Philae Lander Could Emerge From Solar Sleep By May 2015

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The Philae lander successfully landed on the Comet 67P/Churyumov-Gerasimenko in November 2014, only to go offline a short time later. The lander touched down in a “dark spot” on the comet, and eventually lost its ability to use solar power. Now researchers at the European Space Agency have estimated the re-emergence of the lander in May.

The Rosetta orbiter that dropped Philae onto Comet 67P/Churyumov-Gerasimenko has continued its scheduled scientific missions, moving farther away from the comet, which has left researchers with less photos from the comet and the Philae lander.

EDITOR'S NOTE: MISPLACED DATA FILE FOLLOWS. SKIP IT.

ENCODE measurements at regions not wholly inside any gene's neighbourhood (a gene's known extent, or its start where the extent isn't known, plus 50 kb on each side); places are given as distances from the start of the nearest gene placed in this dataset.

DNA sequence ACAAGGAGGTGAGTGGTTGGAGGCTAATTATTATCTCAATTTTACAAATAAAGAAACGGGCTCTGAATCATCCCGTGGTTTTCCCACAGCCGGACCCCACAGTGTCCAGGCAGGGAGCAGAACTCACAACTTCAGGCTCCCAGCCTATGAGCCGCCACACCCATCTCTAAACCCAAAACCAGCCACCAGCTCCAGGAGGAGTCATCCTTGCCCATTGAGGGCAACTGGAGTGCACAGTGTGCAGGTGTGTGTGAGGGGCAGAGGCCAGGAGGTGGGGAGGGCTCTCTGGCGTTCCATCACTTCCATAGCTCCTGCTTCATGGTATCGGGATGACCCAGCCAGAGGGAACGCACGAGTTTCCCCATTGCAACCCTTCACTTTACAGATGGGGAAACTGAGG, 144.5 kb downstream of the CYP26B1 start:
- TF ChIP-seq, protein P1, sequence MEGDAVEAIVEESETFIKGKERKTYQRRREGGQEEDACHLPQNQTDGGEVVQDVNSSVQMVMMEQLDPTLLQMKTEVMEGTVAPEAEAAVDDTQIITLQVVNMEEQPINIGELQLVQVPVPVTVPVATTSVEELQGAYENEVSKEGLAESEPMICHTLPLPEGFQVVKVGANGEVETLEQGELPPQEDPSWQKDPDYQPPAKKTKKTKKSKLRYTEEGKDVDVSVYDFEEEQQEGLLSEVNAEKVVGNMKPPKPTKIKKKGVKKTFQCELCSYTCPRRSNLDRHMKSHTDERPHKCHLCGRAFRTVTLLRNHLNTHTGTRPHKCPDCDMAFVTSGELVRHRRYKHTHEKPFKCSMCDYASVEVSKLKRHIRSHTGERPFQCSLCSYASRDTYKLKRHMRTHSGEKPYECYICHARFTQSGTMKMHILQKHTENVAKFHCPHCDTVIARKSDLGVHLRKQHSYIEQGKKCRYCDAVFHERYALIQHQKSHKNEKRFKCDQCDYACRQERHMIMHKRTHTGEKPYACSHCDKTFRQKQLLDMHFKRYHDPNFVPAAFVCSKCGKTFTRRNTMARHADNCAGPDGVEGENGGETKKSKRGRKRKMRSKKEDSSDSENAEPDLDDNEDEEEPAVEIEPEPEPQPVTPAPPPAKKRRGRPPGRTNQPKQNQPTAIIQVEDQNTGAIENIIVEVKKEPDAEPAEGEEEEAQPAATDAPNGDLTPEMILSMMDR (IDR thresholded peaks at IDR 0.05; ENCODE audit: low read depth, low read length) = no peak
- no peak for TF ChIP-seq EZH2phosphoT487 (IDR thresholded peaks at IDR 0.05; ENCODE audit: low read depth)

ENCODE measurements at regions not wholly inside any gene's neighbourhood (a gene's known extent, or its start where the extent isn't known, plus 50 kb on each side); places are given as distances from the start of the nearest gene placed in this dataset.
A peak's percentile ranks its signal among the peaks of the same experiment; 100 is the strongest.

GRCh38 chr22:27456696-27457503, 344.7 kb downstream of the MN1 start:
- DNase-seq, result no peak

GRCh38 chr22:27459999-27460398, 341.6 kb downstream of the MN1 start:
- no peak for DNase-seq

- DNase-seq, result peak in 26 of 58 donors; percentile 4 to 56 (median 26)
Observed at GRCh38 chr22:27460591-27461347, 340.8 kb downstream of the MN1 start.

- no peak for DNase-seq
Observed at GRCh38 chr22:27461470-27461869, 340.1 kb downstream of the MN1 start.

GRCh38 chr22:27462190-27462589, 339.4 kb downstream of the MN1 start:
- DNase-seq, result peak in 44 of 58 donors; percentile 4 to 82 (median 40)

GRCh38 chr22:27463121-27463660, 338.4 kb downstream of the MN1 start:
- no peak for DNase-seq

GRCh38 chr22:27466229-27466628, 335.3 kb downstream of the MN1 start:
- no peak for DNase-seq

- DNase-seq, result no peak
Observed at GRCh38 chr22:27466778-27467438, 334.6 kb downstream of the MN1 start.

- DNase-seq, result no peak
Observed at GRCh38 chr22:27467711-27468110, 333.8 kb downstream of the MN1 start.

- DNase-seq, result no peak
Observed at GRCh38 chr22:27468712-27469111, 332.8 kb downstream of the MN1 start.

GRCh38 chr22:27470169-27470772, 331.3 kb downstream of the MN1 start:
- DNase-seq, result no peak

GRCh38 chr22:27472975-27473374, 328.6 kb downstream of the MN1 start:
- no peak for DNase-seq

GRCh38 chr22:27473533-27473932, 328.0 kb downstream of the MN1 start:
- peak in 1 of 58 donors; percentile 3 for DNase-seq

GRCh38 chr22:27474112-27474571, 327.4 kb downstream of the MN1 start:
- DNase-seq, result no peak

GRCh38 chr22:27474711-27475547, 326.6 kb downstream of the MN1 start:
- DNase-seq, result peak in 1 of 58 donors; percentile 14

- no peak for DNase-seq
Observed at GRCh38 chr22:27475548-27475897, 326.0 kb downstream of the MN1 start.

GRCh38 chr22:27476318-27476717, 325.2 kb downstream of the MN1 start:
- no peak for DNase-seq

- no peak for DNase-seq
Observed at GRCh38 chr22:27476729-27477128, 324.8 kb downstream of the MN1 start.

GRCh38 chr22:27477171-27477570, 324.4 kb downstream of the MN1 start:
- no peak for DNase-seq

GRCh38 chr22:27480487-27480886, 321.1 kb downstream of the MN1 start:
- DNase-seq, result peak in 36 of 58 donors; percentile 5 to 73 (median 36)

The group says the Philae Lander could get enough sunlight to boot up by early March, but will require a good deal of power to begin regular communications with Rosetta and the ESA.

“We are already discussing and preparing which instruments should be operated for how long,” project scientist Stephan Ulamec said in a statement.

Researchers have remained positive about the lander’s landing spot. Had it arrived where originally planned, it would have become too hot to operate by March as the comet moves ever closer to the sun.

Scientists believe that the comet will start behaving in new and undiscovered ways as it approaches closer to the sun.

You can check out the Philae Lander’s travels and learn more about the agencies mission on the ESA blog.

This article was syndicated from Business 2 Community: Philae Lander Could Emerge From Solar Sleep By May 2015

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